Tuesday, March 08, 2016

Most Likely to Succeed: A Review

Despite major shifts  in society, the economy, and technology, changes in education have been slow (even glacial) in coming.  Whether we are looking at education for children, teenagers, or adults, we see systems  grounded in the 19th or early 20th centuries that seem impervious to adaptation.

In Most Likely to Succeed:  Preparing Our Kids for the Innovation Era, authors Tony Wagner and Ted Dintersmith draw on their backgrounds  in education (Wagner) and innovation (Dintersmith) as well as their experience as parents to challenge the status quo in education.

Here are their primary arguments:

• Rapid advances in innovation are eliminating structured routine jobs from our economy, leaving millions of young Americans at risk.
• The critical skills young adults need in the twenty-first century for careers in the world of innovation, and for responsible citizenship, are the very skills the school years eviscerate.
• The education policies our country is pursuing to “fix” schools only serve to harm students and disillusion teachers.
• While education credentials were historically aligned with competencies that mattered, they have become prohibitively expensive, emotionally damaging, and disconnected from anything essential.
 • Unless we completely reimagine school, the growing divide between the haves and have-nots will threaten to rip civil society apart.
 • We have an urgent obligation to speak out, since we know what our education system needs to do to give every student a fighting chance in life.

Through interviews, observation, , and statistical review, the authors explain how we got into this situation, cite examples of innovations that effectively address these concerns, and suggest reforms that will benefit  learners, and in turn, our society.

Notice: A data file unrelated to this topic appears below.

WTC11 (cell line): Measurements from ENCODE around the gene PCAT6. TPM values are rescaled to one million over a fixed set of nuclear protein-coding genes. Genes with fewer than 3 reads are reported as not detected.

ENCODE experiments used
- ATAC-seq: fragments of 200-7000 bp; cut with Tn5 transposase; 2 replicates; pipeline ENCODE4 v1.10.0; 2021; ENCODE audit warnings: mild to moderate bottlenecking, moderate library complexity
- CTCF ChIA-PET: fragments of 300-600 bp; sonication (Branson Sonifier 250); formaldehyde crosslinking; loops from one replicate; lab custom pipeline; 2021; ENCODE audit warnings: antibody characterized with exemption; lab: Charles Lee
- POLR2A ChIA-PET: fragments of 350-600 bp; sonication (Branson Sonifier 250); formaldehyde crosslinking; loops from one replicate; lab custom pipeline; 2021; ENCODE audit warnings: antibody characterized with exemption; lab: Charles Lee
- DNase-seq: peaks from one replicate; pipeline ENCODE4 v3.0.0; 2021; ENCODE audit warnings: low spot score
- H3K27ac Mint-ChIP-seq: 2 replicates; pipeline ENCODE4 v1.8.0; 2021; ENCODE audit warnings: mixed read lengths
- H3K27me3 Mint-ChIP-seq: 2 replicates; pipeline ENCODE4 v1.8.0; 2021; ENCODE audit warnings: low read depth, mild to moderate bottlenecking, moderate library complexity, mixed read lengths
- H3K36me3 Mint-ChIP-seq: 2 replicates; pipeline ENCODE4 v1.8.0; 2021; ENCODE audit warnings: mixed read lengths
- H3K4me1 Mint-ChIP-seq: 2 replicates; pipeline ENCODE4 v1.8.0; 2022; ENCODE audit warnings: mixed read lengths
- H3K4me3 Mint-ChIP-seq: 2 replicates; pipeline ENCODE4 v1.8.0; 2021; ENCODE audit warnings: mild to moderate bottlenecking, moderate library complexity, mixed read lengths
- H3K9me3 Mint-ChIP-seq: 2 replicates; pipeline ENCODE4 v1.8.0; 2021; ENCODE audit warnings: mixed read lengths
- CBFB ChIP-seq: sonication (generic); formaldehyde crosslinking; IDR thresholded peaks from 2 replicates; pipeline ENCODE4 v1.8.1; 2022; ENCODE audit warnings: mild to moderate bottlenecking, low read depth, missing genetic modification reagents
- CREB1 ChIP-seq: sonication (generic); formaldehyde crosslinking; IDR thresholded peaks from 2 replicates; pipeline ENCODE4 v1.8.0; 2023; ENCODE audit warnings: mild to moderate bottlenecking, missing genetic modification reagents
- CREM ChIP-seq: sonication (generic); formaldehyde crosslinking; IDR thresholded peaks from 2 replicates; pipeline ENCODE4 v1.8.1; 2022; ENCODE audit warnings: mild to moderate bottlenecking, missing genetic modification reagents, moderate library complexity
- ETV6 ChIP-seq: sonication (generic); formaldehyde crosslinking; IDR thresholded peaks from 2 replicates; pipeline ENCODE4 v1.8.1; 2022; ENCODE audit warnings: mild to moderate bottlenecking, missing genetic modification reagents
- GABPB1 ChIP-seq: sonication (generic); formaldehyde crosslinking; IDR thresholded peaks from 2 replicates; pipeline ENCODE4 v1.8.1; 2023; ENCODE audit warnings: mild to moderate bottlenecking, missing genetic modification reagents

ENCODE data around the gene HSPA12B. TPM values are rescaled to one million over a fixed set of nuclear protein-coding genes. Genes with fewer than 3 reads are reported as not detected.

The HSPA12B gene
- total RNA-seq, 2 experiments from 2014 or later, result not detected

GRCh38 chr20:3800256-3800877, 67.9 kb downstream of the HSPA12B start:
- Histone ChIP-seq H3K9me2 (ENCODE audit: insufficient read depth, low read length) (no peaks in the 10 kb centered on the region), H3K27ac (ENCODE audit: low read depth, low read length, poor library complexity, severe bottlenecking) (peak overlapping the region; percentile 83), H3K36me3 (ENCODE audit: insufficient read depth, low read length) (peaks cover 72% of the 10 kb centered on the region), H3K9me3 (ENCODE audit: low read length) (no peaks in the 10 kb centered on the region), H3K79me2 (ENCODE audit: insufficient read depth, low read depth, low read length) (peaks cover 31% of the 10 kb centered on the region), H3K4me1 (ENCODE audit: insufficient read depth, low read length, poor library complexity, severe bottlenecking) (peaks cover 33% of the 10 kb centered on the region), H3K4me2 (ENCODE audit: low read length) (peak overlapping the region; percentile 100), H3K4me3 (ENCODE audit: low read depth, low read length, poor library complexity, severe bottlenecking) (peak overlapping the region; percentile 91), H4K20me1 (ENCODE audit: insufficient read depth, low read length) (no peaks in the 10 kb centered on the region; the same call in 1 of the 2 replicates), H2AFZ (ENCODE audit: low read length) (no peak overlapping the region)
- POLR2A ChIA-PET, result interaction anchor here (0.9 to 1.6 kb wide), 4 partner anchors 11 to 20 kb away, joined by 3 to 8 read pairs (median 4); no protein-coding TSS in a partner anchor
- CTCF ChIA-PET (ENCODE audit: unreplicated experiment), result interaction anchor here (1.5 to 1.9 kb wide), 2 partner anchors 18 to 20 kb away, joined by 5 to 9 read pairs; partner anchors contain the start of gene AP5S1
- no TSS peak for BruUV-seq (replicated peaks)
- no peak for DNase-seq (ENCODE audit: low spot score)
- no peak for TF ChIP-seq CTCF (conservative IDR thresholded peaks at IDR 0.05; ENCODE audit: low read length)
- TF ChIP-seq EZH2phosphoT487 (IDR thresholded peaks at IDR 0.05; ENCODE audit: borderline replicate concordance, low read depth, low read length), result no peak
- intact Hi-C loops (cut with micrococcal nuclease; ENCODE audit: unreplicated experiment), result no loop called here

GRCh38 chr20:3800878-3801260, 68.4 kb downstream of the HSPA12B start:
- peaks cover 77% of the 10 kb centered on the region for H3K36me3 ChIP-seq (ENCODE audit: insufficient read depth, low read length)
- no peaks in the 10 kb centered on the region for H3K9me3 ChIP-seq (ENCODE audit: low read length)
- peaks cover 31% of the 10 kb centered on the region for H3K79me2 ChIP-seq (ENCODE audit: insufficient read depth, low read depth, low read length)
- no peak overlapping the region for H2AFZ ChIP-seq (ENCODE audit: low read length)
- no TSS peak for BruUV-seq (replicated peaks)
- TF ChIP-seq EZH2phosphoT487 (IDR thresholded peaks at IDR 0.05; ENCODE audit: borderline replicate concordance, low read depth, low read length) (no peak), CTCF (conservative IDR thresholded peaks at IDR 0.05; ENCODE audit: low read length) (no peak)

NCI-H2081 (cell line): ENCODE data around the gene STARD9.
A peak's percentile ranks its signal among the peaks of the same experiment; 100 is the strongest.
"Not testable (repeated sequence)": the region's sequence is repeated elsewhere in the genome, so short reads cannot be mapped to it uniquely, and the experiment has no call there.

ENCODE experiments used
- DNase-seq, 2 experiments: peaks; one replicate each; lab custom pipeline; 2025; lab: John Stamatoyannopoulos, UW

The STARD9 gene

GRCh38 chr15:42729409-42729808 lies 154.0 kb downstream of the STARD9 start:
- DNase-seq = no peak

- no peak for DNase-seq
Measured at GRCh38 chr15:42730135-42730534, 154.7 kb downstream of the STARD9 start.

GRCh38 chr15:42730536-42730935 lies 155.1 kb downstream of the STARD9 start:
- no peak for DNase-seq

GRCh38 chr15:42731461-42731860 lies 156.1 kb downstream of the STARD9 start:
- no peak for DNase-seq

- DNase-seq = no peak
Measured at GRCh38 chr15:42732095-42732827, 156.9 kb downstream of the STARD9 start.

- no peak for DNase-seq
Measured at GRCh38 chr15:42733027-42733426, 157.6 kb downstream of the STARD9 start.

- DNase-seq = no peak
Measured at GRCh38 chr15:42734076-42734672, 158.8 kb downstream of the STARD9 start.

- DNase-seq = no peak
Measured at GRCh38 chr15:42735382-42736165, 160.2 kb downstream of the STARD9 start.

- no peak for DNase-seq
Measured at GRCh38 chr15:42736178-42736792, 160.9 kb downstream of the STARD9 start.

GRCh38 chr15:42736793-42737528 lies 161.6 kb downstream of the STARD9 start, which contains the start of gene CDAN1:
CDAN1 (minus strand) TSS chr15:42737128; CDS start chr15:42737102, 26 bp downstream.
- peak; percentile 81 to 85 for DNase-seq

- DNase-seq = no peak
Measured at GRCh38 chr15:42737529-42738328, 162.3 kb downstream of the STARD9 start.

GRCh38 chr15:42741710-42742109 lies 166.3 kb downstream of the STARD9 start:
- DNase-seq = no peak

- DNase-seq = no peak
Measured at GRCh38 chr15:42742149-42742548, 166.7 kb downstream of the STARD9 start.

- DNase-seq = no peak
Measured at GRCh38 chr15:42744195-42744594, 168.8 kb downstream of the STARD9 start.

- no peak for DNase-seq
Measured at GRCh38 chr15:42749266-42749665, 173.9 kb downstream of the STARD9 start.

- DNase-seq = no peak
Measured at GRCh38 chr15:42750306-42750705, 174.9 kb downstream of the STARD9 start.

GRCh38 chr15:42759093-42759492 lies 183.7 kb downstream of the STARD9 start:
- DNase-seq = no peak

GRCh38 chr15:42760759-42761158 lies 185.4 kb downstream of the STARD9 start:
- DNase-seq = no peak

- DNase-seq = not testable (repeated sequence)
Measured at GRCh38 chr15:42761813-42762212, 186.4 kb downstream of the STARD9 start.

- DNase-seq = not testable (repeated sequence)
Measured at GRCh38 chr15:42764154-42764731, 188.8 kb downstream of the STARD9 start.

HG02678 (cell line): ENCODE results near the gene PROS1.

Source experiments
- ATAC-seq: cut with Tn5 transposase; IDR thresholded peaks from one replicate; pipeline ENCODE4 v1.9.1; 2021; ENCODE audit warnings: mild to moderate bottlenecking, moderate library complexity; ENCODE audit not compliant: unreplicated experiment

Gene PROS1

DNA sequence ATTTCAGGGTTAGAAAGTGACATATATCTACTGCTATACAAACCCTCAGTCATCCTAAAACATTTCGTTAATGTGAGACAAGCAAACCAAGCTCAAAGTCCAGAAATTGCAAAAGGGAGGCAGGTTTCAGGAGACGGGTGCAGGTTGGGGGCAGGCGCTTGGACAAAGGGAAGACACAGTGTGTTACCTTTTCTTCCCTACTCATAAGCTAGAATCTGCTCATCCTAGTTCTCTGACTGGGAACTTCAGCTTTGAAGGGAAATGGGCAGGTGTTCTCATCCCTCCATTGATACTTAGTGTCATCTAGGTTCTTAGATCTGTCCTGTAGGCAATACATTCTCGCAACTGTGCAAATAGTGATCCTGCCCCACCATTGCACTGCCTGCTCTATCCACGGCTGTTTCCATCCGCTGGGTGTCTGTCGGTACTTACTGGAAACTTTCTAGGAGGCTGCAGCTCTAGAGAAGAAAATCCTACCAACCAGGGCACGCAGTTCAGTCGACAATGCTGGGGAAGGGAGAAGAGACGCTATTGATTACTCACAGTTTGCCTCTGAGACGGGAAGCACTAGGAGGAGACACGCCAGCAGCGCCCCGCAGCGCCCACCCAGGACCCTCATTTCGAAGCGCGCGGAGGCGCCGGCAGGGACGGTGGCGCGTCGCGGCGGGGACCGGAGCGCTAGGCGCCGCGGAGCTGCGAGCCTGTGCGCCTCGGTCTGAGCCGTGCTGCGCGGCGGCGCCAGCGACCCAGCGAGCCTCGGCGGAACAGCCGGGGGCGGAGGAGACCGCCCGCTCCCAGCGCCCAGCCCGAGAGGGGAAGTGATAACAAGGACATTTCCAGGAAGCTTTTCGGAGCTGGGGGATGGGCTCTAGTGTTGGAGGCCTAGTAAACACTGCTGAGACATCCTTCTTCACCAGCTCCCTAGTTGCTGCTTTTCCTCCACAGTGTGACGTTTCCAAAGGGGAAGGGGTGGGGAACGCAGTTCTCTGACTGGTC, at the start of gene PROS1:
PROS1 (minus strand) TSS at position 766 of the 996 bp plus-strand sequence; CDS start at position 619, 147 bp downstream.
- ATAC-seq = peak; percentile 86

Although reading the entire book helps the reader understand how we got into the situation  and how to get out of it, Chapter Seven summarizes their approach.  At every level of education, students need to learn and be evaluated on the four C’s: critical thinking, communication, collaboration, and creative problem-solving.  These are the skills that drive 21st century work, economic growth, and societal health.

My first exposure to Tony Wagner was through his book Creating Innovators.  In that book, he emphasized the importance of mentors, traditional approaches to education, and self-directed learning to empower creative young adults.  With his co-author in this book he takes us deeper into  the educational quagmire we find ourselves in and identifies the pathway out.

 (This topic is also addressed in an upcoming documentary film by the same title.)

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